A powerful 6.8 magnitude earthquake struck central Burma at 5:04 p.m. on Wednesday. Centered about 15 miles west of Chauk, it damaged 187 temples in the ancient capital Bagan, a town north of the epicenter. The Irrawaddy spoke to Than Zaw Oo, director of Burma’s branch of the World Heritage Site Committee, about the government’s restoration plan.
Please tell me about the condition and severity of the damage in Bagan following the earthquake tremors.
Because temples in Bagan experienced a major quake in 1975, some damages were to temple restorations from after that time. But, these damages could also have impacted the original structures, as these restorations were attached to the originals.
According to recent statements from the government, we are aware that respective teams are heading to the affected areas in Bagan. What are the plans regarding the damage?
The first thing we have to do is an assessment. We have a GIS [Geographic Information System] team in Bagan and other GIS teams from across the country are heading to Bagan to [conduct] inventory and assess the damage to the temple.
Also, security becomes important for damaged temples. We have concerns about precious objects that are enshrined inside. It’s possible that we should leave some of the damaged areas as they are for the time being, and restore them later with the help of archaeology experts. Currently, our branch in Bagan is taking care of security and collecting data on the damage. After that, we will assess which temples suffered the most severe damage and which repairs should be prioritized.
Depending on the assessment, the next step would be to protect the temples from rain by covering them. This is urgent. We can’t talk about it and waste time. We must do it right away. Only once the temples are protected from the rain can we continue doing other work.
Will this damage have an impact on Bagan’s bid to become a UNESCO world heritage site?
A natural disaster will not impact Bagan’s bid to become a UNESCO world heritage site. It [the disaster] didn’t happen from human impact, [but] natural causes. A natural disaster can’t devalue Bagan’s heritage.
If it won’t devalue the heritage, could it enhance it since some inappropriate restorations cited by UNESCO were destroyed in the quake?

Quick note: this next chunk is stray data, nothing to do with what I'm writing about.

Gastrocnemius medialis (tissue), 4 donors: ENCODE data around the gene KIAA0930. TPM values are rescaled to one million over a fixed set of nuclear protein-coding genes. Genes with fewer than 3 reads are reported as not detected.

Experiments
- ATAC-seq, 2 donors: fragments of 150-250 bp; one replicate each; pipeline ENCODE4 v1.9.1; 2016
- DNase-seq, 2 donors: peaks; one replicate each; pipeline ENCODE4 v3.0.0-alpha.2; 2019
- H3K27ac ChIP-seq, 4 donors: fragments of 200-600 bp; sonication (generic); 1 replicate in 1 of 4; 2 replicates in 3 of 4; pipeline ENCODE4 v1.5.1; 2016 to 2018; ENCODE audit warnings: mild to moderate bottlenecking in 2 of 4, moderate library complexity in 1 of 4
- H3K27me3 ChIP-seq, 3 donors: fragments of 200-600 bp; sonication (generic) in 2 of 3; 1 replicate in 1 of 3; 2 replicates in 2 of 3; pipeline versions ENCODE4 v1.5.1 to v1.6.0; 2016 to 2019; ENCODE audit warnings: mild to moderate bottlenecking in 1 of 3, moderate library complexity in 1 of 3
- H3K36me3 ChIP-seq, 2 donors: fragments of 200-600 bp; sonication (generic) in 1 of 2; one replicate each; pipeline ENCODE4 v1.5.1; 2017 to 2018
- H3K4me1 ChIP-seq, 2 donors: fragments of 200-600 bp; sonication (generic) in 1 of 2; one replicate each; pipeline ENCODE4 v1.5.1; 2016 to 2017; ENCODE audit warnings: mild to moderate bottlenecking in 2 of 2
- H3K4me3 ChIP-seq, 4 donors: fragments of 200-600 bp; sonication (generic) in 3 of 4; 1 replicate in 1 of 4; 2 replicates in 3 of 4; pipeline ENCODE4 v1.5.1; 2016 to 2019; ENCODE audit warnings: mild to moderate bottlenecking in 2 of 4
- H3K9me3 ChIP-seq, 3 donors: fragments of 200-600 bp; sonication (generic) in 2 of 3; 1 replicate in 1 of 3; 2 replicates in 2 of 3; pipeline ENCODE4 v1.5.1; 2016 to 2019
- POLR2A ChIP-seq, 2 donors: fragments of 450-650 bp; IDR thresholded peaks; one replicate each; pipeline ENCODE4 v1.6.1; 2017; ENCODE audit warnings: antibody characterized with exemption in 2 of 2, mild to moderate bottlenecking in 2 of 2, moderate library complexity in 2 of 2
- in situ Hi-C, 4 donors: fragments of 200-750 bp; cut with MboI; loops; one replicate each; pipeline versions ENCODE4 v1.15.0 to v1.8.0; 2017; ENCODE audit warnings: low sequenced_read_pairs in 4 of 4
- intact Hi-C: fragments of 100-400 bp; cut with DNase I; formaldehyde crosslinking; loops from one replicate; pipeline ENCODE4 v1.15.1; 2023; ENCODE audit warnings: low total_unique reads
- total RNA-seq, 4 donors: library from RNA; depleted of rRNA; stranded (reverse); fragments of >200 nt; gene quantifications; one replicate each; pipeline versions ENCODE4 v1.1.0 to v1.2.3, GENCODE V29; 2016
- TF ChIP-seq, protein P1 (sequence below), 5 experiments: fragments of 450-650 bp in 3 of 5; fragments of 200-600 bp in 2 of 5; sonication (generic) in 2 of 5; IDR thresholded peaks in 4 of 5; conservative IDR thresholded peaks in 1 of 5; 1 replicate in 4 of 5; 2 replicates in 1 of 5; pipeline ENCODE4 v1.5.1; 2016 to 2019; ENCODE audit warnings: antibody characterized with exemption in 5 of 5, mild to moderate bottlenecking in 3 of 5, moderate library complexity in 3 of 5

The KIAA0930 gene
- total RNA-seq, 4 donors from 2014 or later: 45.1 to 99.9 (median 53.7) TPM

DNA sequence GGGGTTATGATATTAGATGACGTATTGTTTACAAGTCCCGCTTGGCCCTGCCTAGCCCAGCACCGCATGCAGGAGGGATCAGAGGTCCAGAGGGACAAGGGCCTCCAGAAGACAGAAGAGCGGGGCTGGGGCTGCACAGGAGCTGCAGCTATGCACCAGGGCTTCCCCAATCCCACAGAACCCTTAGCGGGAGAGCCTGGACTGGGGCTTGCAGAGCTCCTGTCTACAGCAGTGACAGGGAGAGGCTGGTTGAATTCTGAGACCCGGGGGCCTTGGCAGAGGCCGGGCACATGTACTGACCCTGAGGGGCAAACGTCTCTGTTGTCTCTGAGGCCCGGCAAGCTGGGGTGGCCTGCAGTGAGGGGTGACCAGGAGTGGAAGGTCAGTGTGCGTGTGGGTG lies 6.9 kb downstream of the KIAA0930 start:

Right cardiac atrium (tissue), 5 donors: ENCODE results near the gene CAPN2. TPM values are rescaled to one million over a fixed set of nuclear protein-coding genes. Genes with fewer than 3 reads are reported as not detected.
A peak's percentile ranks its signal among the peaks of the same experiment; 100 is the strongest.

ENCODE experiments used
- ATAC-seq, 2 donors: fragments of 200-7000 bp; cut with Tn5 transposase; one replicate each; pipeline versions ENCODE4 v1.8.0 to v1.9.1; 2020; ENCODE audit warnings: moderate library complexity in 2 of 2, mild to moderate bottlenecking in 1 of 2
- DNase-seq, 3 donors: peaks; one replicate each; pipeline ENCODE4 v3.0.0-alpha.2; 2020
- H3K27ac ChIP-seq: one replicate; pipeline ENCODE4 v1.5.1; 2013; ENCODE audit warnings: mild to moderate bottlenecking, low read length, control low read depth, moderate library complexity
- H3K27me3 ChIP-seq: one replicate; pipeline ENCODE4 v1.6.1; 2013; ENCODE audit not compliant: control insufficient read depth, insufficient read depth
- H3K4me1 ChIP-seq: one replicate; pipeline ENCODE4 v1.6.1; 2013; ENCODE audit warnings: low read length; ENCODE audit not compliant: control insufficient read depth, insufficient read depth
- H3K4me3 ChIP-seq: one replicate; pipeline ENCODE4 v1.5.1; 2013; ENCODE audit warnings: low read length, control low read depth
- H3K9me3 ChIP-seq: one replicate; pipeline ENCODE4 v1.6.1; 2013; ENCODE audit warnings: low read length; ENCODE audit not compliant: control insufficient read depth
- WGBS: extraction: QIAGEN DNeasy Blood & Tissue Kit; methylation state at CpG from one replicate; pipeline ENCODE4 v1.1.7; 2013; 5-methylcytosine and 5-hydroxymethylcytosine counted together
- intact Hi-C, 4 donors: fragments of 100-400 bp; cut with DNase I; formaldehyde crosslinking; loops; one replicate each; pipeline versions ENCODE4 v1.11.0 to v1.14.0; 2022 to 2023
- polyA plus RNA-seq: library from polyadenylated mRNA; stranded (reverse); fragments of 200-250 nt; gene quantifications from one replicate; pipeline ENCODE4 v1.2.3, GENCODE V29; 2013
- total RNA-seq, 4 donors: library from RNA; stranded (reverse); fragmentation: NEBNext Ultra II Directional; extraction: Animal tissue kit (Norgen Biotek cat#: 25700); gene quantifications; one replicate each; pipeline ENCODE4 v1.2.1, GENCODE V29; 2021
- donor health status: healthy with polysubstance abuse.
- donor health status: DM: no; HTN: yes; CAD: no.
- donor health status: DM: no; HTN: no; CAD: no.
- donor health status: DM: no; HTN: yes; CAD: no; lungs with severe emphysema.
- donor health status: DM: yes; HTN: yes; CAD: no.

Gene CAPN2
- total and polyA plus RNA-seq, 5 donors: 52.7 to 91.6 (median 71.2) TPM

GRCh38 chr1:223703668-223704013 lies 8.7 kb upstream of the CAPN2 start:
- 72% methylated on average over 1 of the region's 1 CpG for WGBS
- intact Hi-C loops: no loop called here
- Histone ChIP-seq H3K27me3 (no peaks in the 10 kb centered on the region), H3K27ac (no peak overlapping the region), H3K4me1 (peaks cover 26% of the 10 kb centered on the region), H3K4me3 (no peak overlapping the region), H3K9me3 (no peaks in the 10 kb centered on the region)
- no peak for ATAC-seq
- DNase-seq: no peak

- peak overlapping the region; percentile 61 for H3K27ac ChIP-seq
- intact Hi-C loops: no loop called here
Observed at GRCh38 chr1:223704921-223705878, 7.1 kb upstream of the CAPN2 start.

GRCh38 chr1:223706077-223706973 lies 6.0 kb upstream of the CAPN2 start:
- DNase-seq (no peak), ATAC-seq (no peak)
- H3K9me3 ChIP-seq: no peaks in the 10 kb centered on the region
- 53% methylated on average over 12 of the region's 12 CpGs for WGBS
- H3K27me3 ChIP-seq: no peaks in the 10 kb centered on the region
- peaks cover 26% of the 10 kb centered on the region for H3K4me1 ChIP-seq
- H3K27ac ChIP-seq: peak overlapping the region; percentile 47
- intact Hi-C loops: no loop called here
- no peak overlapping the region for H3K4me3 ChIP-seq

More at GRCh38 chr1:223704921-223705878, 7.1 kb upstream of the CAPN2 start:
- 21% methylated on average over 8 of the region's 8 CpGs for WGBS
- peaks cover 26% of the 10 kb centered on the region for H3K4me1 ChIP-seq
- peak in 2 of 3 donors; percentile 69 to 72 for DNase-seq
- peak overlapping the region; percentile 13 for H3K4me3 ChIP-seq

Our country has a Buddhist majority. The community is very generous and has over-repaired Bagan’s ancient temples. We explained this to conservation organizations and they understood. We showed them evidence of the renovations that were done after the 10th century. But in recent years, we have let them know our methods for restoring temples with regard to tradition and ancient technology. We let them check our restoration work and request their guidance as well. As far as I understand—and according to my experience—the damage is not going to interrupt Bagan’s bid to become a world heritage site.
You mentioned that most damage could have been to renovations carried out after 1975. Can you identify specifically when this work was done? Some people say that these improper renovations were carried out under the management of U Khin Nyunt, the former Chief of Intelligence and Prime Minister.
I am on the way to Bagan now and have yet to check the damage. But, we have already confessed our past conservation errors, which were partly motivated by the generosity of our community. I don’t want to point a finger at anyone, anymore, regarding these faults. We are all to blame.
Please comment further on the current situation in Bagan.
We have disaster risk management and preparedness in conservation plans for Bagan’s temples. But as we are aware, Burma ranks second in the ‘most at risk’ countries for natural disasters in the world and is in a very fragile situation. This is a fact that we can’t deny. We also have budget allocations for renovations in the case of natural disasters. But currently, the damage is massive and we will only understand how severe it is in about one week to 10 days. The first priority is to collect data about the damage and protect the affected temples from rain.
This interview has been edited for clarity and brevity.